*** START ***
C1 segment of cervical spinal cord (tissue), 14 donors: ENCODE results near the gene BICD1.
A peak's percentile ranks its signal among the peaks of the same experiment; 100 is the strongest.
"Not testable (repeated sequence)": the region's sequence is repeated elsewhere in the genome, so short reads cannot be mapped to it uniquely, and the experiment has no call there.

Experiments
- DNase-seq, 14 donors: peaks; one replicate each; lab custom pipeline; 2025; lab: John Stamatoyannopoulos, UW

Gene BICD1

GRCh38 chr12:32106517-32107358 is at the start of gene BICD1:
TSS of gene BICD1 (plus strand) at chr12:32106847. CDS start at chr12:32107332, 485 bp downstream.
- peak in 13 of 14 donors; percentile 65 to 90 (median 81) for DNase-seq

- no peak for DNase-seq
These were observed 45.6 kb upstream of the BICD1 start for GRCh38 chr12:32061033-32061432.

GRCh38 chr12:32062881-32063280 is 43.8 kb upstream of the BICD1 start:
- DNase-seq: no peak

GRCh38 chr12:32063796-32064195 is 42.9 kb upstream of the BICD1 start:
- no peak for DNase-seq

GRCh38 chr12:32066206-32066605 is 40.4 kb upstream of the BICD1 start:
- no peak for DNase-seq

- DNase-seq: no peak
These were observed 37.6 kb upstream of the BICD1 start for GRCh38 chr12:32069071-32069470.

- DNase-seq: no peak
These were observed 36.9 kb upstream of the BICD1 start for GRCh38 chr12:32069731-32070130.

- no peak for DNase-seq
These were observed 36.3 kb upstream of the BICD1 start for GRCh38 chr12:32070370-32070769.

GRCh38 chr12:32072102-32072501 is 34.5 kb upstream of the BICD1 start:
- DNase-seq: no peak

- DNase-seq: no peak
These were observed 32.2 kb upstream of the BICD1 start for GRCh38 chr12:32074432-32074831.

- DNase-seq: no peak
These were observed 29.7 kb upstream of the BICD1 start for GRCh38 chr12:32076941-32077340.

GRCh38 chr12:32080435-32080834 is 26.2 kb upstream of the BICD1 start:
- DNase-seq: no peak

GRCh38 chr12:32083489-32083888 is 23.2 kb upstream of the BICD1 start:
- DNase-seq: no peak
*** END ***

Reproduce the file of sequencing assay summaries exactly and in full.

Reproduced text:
C1 segment of cervical spinal cord (tissue), 14 donors: ENCODE results near the gene BICD1.
A peak's percentile ranks its signal among the peaks of the same experiment; 100 is the strongest.
"Not testable (repeated sequence)": the region's sequence is repeated elsewhere in the genome, so short reads cannot be mapped to it uniquely, and the experiment has no call there.

Experiments
- DNase-seq, 14 donors: peaks; one replicate each; lab custom pipeline; 2025; lab: John Stamatoyannopoulos, UW

Gene BICD1

GRCh38 chr12:32106517-32107358 is at the start of gene BICD1:
TSS of gene BICD1 (plus strand) at chr12:32106847. CDS start at chr12:32107332, 485 bp downstream.
- peak in 13 of 14 donors; percentile 65 to 90 (median 81) for DNase-seq

- no peak for DNase-seq
These were observed 45.6 kb upstream of the BICD1 start for GRCh38 chr12:32061033-32061432.

GRCh38 chr12:32062881-32063280 is 43.8 kb upstream of the BICD1 start:
- DNase-seq: no peak

GRCh38 chr12:32063796-32064195 is 42.9 kb upstream of the BICD1 start:
- no peak for DNase-seq

GRCh38 chr12:32066206-32066605 is 40.4 kb upstream of the BICD1 start:
- no peak for DNase-seq

- DNase-seq: no peak
These were observed 37.6 kb upstream of the BICD1 start for GRCh38 chr12:32069071-32069470.

- DNase-seq: no peak
These were observed 36.9 kb upstream of the BICD1 start for GRCh38 chr12:32069731-32070130.

- no peak for DNase-seq
These were observed 36.3 kb upstream of the BICD1 start for GRCh38 chr12:32070370-32070769.

GRCh38 chr12:32072102-32072501 is 34.5 kb upstream of the BICD1 start:
- DNase-seq: no peak

- DNase-seq: no peak
These were observed 32.2 kb upstream of the BICD1 start for GRCh38 chr12:32074432-32074831.

- DNase-seq: no peak
These were observed 29.7 kb upstream of the BICD1 start for GRCh38 chr12:32076941-32077340.

GRCh38 chr12:32080435-32080834 is 26.2 kb upstream of the BICD1 start:
- DNase-seq: no peak

GRCh38 chr12:32083489-32083888 is 23.2 kb upstream of the BICD1 start:
- DNase-seq: no peak